Note that the front and backsides of the leaves are slightly different in real life but we ignore that.


If we look at the image now we notice that the coloring is still rather flat, even though the contrast is quite high and we added a bit of color and roughness variation. The main reason for this is that the leaves at the outside receive a lot of light from behind and are a bit translucent. If we add a small fraction of translucency, the whole crown gets a far more dynamic coloring:


Translucency implies some transparency as well: the light that is travelling through a leaf and gets through will end up illuminating something else. Transparency will result in longer render times however so we will want to use as few bounces as possible. We use the same noodle as before but add 0.1 transparency in the principled shader:

(Images show 0, 1, 2 and 3 bounces respectively: the difference is hardly noticeable if we add some transparency and more than one bounce is indistinguishable to the human eye)
So we see that transparency is desirable for slightly more light deeper inside the crown but the effect of more than one bounce is limited]

Bark material

With the leaves covered we also need to look at the bark.

Color, roughness and normals

The bark is only really visible on the main trunk. Some color variation is visible at this distance but not much and the bark structure is invisble.


The outline of the trunk looks rather smooth and artificial so it will benefit from some extra distortion and even though still experimental in 2.79, micro-displacement is an efficient way to add details to a low poly mesh and break the artificially smooth outline of the trunk. The settings used are the defaults (modifier on the left, material settings on the right):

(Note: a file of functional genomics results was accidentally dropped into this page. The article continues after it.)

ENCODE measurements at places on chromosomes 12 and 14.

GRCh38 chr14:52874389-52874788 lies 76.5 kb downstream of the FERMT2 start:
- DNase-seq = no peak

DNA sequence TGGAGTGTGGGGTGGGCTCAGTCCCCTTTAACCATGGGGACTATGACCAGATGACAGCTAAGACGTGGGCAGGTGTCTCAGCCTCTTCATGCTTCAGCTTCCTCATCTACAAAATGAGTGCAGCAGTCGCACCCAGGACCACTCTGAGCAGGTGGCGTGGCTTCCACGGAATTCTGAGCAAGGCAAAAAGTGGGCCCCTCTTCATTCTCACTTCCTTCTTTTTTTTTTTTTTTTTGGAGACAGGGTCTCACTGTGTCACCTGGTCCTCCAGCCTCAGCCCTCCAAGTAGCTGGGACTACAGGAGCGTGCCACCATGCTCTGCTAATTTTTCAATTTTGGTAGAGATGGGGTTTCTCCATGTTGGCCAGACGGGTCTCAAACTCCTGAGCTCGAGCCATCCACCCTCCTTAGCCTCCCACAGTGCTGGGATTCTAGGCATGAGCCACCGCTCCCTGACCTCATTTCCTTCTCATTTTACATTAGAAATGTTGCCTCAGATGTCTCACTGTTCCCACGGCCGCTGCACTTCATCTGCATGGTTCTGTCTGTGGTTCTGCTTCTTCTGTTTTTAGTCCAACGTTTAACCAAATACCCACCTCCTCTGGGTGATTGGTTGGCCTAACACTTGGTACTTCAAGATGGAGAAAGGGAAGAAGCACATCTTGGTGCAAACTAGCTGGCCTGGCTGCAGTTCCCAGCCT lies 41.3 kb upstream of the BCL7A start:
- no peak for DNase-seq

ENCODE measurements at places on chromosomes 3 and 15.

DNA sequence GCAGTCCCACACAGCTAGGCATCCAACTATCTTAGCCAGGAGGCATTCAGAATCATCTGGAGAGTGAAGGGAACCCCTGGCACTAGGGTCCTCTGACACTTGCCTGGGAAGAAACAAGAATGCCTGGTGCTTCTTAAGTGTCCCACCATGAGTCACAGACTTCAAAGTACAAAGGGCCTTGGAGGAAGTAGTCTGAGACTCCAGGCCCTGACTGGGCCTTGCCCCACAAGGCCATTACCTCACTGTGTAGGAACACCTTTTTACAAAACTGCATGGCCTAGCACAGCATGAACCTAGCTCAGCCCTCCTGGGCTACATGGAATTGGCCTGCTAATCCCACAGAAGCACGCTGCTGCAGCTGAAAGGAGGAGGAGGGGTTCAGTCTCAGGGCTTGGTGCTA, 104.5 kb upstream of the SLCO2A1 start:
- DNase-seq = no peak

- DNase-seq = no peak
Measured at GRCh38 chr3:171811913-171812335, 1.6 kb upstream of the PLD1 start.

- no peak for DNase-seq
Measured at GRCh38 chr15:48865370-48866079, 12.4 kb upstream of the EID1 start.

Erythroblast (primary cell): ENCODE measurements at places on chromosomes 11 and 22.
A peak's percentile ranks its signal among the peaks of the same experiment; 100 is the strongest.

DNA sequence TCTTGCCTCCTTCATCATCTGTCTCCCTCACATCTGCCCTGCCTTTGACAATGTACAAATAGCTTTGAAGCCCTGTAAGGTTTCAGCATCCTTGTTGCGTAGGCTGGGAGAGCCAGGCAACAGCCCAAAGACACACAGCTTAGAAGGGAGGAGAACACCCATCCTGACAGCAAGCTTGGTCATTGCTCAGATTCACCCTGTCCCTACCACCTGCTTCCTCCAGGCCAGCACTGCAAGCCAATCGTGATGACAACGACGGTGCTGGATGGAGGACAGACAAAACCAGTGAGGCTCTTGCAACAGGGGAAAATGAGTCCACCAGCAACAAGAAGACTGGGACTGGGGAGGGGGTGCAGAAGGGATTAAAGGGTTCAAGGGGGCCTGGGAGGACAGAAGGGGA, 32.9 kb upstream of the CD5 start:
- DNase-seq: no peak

The shader we use looks like this

Note that we scale everything with the distance to the origin of the mesh [which is at the foot of the trunk), this way small branches will get almost no visible displacement while the foot of the trunk even flares out a little bit, hinting at some hidden root system

Render times

Each effect that we add impacts render times so here is a small summary, all rendered at a resolution of 700x750 pixels at 500 samples with denoising on a GTX970 (the absolute timings will be different on different hardware of course):

Material effects

Featuretime (seconds)
3 transparent bounces174
2 transparent bounces172
1 transparent bounces164
no transparency156
no translucency144

The timings were generated by simply muting the relevant nodes in the material or setting transparent to 0 in the principled shader. Cycles is smart enough to optimize away any unused nodes in the resulting shader.